After the most recent hike in mortgage rates, renters in 46 of the 50 largest cities in the U.S. are unable to afford a starter home, according to new research from Yardi Matrix division Point2.
That’s up from 44 of 50 only two months ago, when interest rates hovered around 5.5%. But in October, when interest rates inched closer to 7%, Kansas City, Missouri, and Baltimore were the two newest cities to join the ranks of the unaffordable.
Given the local median price of a starter home and assuming a 20% downpayment, renters in Kansas City now make only 93% of the income required to purchase a “starter home” with a 7% mortgage rate, while those in Baltimore top out at 91% of the required income.
The only large cities where so-called starter homes are affordable for renters are Detroit (where renter households make 131% of the income required to buy); Tulsa, Oklahoma (119%); Memphis (111%); and Oklahoma City (100%).
In several of the nation’s largest markets, renters aren’t anywhere close. In Los Angeles, the median income for renter households is a scant 30% of the income required to buy a starter home with a 7% rate. In nearby Long Beach, California, it’s 36%. In the San Francisco Bay Area, much of the same situation exists: In San Francisco, San Jose and Oakland, the typical renter earns a respective 40%, 37% and 37% of the income needed to purchase a starter home.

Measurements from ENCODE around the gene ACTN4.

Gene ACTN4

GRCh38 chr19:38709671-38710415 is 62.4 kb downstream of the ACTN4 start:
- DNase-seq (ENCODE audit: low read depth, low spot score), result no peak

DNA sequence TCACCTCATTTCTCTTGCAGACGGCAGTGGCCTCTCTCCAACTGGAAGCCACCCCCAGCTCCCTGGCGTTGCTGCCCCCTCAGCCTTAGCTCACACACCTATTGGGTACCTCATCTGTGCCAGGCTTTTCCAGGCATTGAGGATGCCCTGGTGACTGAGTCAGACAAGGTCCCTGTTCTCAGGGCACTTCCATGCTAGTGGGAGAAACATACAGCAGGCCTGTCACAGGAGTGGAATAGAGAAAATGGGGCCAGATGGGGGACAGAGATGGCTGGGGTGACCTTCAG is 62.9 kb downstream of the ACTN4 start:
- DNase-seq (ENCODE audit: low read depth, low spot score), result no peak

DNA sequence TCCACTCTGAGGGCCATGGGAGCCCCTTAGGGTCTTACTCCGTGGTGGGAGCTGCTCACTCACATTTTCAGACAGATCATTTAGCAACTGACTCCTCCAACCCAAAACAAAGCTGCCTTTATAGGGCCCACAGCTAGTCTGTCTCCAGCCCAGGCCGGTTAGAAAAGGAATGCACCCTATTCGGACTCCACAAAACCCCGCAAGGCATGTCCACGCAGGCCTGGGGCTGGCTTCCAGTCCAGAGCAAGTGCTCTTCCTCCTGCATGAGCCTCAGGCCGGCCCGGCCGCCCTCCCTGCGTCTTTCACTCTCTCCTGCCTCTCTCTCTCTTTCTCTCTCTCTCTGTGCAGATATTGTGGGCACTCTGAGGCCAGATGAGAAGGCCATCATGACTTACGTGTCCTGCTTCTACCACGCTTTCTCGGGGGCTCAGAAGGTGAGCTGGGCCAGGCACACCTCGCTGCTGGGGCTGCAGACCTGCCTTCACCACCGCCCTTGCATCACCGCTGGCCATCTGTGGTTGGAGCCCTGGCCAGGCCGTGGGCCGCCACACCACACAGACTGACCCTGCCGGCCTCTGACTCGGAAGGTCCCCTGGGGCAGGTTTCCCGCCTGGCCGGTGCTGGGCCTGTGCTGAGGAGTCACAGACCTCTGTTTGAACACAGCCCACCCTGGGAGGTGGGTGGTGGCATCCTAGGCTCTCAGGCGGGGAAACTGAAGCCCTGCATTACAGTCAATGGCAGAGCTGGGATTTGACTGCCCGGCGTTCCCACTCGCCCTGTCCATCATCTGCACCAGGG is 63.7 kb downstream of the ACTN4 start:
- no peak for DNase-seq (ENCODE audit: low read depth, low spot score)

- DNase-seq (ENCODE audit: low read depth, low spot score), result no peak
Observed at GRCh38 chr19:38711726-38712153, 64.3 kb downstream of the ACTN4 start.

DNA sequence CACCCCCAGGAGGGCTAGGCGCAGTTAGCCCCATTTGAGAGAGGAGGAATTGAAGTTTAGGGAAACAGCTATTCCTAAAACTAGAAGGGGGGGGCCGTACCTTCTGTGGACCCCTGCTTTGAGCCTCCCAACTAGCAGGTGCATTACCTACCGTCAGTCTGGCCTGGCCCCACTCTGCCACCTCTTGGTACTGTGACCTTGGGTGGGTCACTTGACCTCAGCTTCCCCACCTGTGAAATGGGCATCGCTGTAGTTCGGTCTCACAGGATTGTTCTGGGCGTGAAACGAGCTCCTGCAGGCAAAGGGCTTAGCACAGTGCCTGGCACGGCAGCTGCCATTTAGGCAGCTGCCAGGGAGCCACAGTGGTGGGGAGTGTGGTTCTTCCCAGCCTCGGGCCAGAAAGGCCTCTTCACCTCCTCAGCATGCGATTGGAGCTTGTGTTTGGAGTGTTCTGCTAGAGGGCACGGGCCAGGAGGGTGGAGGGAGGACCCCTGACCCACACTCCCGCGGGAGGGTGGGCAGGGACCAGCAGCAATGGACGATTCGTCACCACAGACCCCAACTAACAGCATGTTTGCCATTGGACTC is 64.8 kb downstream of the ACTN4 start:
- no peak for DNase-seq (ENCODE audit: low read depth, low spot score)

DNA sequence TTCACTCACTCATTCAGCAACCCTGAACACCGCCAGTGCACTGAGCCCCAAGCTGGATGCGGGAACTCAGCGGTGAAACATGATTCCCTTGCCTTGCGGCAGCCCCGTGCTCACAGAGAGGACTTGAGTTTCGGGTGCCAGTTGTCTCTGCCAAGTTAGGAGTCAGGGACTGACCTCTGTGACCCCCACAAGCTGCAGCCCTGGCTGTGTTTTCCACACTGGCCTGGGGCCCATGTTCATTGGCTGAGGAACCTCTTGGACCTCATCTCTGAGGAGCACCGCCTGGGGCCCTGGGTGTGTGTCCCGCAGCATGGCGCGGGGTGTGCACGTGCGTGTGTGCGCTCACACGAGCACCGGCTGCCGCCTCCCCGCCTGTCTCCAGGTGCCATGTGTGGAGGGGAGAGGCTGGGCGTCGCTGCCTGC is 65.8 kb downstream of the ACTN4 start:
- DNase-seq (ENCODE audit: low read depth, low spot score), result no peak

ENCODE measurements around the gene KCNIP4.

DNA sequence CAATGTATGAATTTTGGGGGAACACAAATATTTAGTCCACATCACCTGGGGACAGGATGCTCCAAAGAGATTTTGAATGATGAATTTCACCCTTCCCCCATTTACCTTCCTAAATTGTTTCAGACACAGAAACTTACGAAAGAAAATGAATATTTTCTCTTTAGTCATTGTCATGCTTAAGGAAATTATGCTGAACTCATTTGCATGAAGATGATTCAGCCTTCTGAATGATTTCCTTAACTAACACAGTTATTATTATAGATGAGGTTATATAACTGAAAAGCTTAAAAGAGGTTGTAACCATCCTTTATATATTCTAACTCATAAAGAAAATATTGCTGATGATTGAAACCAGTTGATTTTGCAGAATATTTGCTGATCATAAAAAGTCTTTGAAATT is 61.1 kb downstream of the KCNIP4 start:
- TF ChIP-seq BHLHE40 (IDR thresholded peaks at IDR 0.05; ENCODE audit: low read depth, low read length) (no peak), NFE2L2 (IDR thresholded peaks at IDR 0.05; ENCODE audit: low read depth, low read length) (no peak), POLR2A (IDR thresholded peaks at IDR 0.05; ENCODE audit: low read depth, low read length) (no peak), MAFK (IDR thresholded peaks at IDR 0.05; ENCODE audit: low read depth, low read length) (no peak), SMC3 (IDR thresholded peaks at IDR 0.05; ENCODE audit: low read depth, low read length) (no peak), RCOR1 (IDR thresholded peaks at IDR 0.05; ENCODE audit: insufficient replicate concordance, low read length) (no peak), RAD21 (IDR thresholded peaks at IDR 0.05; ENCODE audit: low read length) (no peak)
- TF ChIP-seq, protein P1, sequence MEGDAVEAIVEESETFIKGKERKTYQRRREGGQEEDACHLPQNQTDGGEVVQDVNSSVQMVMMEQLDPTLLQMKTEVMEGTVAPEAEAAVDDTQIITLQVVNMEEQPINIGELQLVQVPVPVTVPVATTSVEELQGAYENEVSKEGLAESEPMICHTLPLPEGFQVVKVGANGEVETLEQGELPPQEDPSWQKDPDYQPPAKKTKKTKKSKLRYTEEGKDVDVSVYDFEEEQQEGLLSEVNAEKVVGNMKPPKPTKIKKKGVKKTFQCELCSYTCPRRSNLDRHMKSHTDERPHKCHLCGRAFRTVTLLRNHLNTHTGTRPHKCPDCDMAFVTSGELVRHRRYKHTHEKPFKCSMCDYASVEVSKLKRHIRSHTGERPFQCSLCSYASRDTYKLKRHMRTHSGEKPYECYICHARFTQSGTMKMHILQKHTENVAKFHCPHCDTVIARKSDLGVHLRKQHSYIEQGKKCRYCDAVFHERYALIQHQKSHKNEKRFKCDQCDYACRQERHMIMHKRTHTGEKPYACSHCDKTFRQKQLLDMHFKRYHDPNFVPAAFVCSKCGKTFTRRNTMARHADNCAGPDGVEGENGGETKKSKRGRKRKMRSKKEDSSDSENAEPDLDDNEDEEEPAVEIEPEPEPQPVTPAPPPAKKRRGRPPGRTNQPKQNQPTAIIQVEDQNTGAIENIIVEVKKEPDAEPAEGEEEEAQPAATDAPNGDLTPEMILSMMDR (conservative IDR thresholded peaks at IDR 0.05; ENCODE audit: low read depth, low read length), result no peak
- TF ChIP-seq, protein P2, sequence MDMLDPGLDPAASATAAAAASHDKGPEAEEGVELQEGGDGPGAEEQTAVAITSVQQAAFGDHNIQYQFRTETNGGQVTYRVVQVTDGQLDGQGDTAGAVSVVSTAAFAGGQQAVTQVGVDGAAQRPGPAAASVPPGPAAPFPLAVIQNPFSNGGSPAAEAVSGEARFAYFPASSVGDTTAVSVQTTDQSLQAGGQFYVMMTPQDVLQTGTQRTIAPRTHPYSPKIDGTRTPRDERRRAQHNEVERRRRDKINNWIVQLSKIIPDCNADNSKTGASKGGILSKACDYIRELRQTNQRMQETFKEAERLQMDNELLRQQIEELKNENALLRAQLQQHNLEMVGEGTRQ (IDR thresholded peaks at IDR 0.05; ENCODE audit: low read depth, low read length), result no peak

It’s a far cry from the old days of starter homes, when 70% of all new home construction fell under the umbrella of single-family houses of 1,400 square feet or less that started at $6,990. That, however, was in the 1940s. Four decades later, this share had dropped to 40%. And in 2019, only 7% of homes fell under the same category.
“Further proof that starter homes are vanishing is their changing definition,” the Point2 study stated. “They used to be the small, super-affordable houses that a young person or family could buy in order to get on the property ladder.
“But now, they’ve come to represent simply the cheapest homes available in a market, or homes that fall within the 5th to 35th percentile price range. And it’s not just renters and young families who are vying for them: Downsizing baby boomers, second homebuyers and property investors are in direct competition with first-time buyers for this dwindling housing segment.”